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UK mortgage approvals fell to their lowest level in 18 months in July - meaning house prices could fall


Emma Haslett
I am City A.M.'s digital editor. Having previously worked at Property Week
Home Ownership Falls To Its Lowest Level In 30 Years
House prices could fall by the end of next year (Source: Getty)

The number of mortgages given the rubber stamp of approval fell to their lowest level in 18 months in July, suggesting house prices could fall considerably by the end of 2017.

Figures by the British Bankers' Association (BBA) showed 37,622 mortgages were approved in July, down from 39,763 in June and 41,620 in May. It's an impressive slide since January's 23-month high of 46,386.

The BBA put the slide down to new stamp duty rules on buy-to-let homes - specifically, the rush to push transactions through before the three per cent hike came to effect in April, and the ensuing quiet period.

But it added that the figures suggested house prices could be about to fall - it reckons prices could "ease back" by three per cent in the final few months of 2016, before falling another five per cent in 2017.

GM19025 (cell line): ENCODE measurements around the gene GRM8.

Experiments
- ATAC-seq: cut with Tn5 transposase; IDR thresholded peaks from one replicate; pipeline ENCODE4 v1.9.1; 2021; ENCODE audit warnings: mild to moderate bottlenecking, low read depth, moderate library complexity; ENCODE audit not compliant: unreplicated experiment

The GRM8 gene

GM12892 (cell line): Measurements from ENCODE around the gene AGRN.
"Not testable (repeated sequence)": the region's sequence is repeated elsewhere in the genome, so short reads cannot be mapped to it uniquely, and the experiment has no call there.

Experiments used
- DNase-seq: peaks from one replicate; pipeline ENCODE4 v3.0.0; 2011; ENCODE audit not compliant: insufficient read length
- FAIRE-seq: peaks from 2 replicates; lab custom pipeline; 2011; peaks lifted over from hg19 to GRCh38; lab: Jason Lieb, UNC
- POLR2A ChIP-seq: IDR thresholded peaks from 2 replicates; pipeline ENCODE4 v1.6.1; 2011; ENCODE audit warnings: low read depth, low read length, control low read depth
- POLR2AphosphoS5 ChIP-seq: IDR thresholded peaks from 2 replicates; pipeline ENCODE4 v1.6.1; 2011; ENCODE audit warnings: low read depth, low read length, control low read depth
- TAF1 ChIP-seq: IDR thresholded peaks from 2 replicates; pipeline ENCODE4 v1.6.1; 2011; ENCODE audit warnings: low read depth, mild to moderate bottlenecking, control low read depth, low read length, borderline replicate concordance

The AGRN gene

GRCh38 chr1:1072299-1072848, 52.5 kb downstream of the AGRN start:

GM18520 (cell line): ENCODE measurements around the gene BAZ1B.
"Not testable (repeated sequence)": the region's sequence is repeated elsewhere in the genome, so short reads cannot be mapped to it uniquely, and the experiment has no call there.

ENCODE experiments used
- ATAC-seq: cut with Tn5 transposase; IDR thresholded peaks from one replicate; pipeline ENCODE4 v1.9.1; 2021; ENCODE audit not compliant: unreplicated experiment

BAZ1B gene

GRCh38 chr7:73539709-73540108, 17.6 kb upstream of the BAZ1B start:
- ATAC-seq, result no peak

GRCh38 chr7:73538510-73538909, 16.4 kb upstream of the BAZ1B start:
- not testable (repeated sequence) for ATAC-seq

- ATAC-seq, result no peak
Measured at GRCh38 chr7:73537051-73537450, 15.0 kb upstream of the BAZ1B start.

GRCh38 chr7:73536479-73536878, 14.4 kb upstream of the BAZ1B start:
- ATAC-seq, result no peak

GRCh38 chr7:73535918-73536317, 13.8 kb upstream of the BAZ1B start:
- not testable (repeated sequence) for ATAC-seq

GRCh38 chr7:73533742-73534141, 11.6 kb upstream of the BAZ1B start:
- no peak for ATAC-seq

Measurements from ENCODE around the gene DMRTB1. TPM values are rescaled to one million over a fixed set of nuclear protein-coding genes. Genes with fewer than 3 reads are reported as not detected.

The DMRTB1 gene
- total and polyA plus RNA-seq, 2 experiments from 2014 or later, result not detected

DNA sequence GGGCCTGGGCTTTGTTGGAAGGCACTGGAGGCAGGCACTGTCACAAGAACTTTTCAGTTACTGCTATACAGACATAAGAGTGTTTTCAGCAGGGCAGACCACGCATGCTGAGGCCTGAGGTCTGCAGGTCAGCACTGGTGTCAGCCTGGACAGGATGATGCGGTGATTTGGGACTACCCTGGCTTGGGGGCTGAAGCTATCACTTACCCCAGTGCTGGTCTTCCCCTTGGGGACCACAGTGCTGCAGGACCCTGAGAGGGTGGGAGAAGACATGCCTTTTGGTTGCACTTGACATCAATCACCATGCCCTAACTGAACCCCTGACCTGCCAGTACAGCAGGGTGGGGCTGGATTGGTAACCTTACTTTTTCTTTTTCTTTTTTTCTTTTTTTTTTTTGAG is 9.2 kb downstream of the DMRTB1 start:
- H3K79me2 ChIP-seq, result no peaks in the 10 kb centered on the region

"We believe housing market activity is likely to be limited over the coming months and prices will weaken as heightened uncertainty following the UK’s vote to leave the EU weighs down on consumer confidence and willingness to engage in major transactions, and also hampers economic activity," it said.

"The fundamentals for house buyers look likely to soften over the coming months with unemployment rising and purchasing power softening. Unemployment will probably move higher as business react to a more uncertain and worrying outlook. Additionally, consumers’ purchasing power will likely be increasingly squeezed as inflation is lifted by a weakened pound and companies look to clamp down on pay as they strive to save costs in a more difficult environment."

Mark Harris, chief executive of mortgage broker SPF Private Clients, pointed out that the figures could be explained by the time of year.

"July and August are always traditionally quieter times of the year for the market; the real test will come in September when people get back from holiday. Then we will see whether they are making decisions to buy or whether they put these on hold until there is further clarity."

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